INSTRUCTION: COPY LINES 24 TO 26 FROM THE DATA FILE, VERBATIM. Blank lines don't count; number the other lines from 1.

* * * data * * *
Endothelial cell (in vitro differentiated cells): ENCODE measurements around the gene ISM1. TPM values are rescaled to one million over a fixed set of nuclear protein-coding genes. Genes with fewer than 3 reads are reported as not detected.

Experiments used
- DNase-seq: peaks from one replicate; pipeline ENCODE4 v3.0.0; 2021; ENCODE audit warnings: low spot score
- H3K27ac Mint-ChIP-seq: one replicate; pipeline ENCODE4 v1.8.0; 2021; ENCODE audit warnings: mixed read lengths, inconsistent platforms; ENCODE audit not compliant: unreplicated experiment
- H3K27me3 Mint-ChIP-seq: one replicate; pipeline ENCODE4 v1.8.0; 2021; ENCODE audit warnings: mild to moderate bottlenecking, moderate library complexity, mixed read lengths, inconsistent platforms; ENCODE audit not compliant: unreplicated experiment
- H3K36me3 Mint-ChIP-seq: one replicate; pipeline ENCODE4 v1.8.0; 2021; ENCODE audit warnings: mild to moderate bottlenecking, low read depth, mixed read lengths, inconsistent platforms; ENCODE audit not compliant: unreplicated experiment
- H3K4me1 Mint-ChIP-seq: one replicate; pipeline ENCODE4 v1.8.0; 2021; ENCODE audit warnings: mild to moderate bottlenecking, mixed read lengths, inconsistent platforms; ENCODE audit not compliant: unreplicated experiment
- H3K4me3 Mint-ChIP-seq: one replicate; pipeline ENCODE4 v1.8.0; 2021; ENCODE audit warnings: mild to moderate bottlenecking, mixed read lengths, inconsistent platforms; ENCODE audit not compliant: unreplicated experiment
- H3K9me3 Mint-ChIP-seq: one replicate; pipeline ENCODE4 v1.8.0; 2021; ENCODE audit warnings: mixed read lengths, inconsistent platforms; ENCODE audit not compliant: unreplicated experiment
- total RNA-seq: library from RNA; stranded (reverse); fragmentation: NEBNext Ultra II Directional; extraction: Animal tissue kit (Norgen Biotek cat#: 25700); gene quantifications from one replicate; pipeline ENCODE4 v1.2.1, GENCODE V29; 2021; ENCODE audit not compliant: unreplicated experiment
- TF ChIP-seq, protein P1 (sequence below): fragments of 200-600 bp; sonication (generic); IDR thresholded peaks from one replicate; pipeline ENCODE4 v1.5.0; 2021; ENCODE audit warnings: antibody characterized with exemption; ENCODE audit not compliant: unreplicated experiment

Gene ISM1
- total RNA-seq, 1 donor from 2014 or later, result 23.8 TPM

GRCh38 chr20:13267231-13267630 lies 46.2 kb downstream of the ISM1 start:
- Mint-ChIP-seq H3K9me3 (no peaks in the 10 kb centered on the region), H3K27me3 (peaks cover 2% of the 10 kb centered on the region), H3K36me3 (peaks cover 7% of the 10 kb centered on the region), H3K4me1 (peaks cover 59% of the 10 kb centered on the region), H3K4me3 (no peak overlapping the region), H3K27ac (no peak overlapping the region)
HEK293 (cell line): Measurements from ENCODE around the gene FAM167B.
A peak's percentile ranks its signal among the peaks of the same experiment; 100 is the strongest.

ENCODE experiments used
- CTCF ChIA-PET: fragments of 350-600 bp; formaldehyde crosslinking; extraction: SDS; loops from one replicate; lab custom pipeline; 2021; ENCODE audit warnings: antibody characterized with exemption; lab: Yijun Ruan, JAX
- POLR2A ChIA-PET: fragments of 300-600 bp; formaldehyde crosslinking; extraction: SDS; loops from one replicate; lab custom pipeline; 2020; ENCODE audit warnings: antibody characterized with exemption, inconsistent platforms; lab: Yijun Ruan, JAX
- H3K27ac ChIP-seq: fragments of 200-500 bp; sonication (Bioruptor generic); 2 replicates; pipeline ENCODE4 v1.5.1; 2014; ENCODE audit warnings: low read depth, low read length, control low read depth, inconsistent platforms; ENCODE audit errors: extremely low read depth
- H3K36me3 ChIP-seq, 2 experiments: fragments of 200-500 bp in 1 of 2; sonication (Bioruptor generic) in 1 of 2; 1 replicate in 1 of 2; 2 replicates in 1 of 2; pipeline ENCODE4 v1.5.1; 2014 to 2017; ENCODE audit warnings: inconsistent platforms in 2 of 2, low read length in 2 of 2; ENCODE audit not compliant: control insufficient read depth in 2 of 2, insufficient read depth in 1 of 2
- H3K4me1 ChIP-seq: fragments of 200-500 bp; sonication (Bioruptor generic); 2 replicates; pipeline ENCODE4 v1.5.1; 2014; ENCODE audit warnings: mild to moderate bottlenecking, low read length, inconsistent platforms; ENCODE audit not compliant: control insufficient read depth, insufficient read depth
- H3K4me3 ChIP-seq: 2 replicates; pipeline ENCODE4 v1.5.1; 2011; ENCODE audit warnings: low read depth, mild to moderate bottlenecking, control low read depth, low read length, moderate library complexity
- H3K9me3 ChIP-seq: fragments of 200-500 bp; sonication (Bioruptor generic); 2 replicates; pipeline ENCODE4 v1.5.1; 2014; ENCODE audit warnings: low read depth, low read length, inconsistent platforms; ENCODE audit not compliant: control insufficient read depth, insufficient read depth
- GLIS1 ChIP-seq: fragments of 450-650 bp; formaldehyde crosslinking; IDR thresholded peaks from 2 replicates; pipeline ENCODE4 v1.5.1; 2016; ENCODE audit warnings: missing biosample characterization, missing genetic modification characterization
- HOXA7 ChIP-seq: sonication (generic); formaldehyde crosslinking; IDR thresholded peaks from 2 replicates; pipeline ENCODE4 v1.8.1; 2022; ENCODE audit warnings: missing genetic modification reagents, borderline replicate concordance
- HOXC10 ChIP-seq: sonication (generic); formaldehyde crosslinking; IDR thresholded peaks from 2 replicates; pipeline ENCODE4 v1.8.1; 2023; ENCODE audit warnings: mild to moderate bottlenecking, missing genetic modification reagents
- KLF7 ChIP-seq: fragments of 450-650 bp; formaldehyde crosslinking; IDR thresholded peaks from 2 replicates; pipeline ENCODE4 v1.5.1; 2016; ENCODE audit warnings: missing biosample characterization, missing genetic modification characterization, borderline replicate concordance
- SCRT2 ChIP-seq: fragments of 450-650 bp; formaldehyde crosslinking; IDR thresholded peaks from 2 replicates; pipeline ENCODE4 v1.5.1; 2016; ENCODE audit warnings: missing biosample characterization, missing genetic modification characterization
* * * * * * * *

- H3K4me3 ChIP-seq: 2 replicates; pipeline ENCODE4 v1.5.1; 2011; ENCODE audit warnings: low read depth, mild to moderate bottlenecking, control low read depth, low read length, moderate library complexity
- H3K9me3 ChIP-seq: fragments of 200-500 bp; sonication (Bioruptor generic); 2 replicates; pipeline ENCODE4 v1.5.1; 2014; ENCODE audit warnings: low read depth, low read length, inconsistent platforms; ENCODE audit not compliant: control insufficient read depth, insufficient read depth
- GLIS1 ChIP-seq: fragments of 450-650 bp; formaldehyde crosslinking; IDR thresholded peaks from 2 replicates; pipeline ENCODE4 v1.5.1; 2016; ENCODE audit warnings: missing biosample characterization, missing genetic modification characterization